AVLON: Sure. Over 60 percent of independent voters say that stabilization in Iraq is more important there than an immediate timetable for withdrawal. And Democrats are in danger of being stuck in 2006 on this issue. One of the large critiques they had on the Bush administration which is valid is they're not changing their strategy to meet changing facts on the ground.

Well, the reality is the surge has worked. The facts on the ground have change. And I think Democrats need to decide what's more important, stabilization or withdrawal. That's a major test of leadership for Barack Obama.

CHETRY: All right. It will be interesting to see how that all plays out. John Avalon, great to have you as always.

AVLON: Thank you.

CHETRY: Thanks for being with us.

JOHN ROBERTS, CNN ANCHOR: 32-1/2 minutes after the hour now. And here's a look at some of our top stories this Friday morning. John McCain's campaign manager accusing Barack Obama of playing the race card. Rick Davis says Obama's insinuation of race is, quote, "divisive, negative, shameful and wrong".

It came after a speech in which Obama said Republicans would try to scare voters by pointing out his, quote, "funny name and that he doesn't look like all those other presidents on those dollar bills."

A memorial service today in Minnesota marking the one year anniversary of the deadly bridge collapse. 13 people were killed when the I35-W Bridge fell into the Mississippi River. It's part of the service. Emergency responders will walk across a new bridge. A moment of silence will be observed at 6:05 at night followed by bells tolling 13 times for the victims.

And we are waiting for a spectacle in the skies over the northeast this morning. Here's a live picture. Look at this. It's beginning already. A total solar ellipse going to be visible in parts of Canada, in the north-eastern part of Maine. A total solar eclipse happens when the moon passes directly between the earth and the sun casting its shadow on the ground below.

We're going to have it live for you coming up over the next hour. That picture, by the way, is from Baghdad.


ROBERTS: Red sun there this morning.

CHETRY: It is beautiful.

CHO: Oh, man. Doesn't look real.


CHETRY: Because we can't see it here in North America.

ROBERTS: Well, you can see it in Maine.

CHETRY: You can?

ROBERTS: Yes. Maine, eastern parts of Canada, northern part of Maine.

CHETRY: All right.

ROBERTS: Yes. But a beautiful picture from Baghdad this morning.

CHETRY: Love it.

ROBERTS: Just incredible.

Alina Cho here now with other stories new this morning.

Good morning to you.

CHO: They there. Happy Friday, guys. Good morning. Good morning, everybody. And new this morning, Congress is moving towards making the cell phone ban on commercial airplanes permanent. A vote by the House Transportation and Infrastructure Committee came after several House members spoke passionately about their own experiences with obnoxious passengers. Some lawmakers worry that domestic airlines might try to get the cell phone ban lifted so they can charge passengers extra to sit in no phone sections.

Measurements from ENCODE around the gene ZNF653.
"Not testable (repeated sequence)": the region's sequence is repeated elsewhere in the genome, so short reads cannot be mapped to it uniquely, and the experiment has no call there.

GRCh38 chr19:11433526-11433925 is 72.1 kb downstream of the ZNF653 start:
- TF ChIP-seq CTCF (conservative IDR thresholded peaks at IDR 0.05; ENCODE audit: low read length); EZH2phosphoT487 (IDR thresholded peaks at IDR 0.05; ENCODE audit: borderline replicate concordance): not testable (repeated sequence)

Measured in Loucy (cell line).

Just a day after Delta decided to raise its baggage fees. Northwest Airline is boosting its ticket prices next year by up to 80 bucks round trip. That's to cover a fuel surcharge. The new fee applies to about 7,000 domestic routes beginning January 10th. It matches a similar fee by other carriers. Now if the hike stays in place, it'll be one of the largest fare increases this is year.

The summer Olympics now just a week away. The official Olympic clock counting down to the opening ceremonies as you see there right there in Beijing. While dancers rehearse their routines for the big event. Chinese officials are desperately trying to limit Beijing's air pollution so it doesn't impact the athletes or, of course, the expectators either.

And as you know, the Olympic Games begin on 8-8-08. That's August 8th, 2008. That's because eight is considered a lucky number in China. And that has prompted about 9,000 Chinese couples to get married on that day. They're hoping to share in that luck.

In Mandarin the word for eight is similar to the word for wealth. 8-8-08, by the way, also falls on a day after China's Valentine's Day. And that's a date set by the lunar calendar. It's like last year when all those American couples got married on 7-7-07. You know, doing it again there.

CHETRY: See that. Although, the other interesting thing is they said that people have already taken their wedding photos. They have planned for this for months and even years in advance.

CHO: Well, you guys you'll recall a couple of months back I did a story about 8-8-08, being a lucky number, but maybe is it a curse because it was also connected to some devastating things including the earthquake. But --

ROBERTS: Yes. All those things that added up to eight.

CHO: To eight. Exactly. But China is going forward saying eight -- the consensus is eight is lucky. Get married on that day.

CHETRY: All right. Congrats to all the thousands of couples.

CHO: Nine thousand.

CHETRY: Thanks. CHO: You bet.

CHETRY: Well, powerful Alaska Senator Ted Stevens is bringing home the bacon for his state. Now, he's facing corruption charges for failing to disclose a quarter million dollars in gifts. Guilty or not, was it ethical? You're watching the "Most News in the Morning."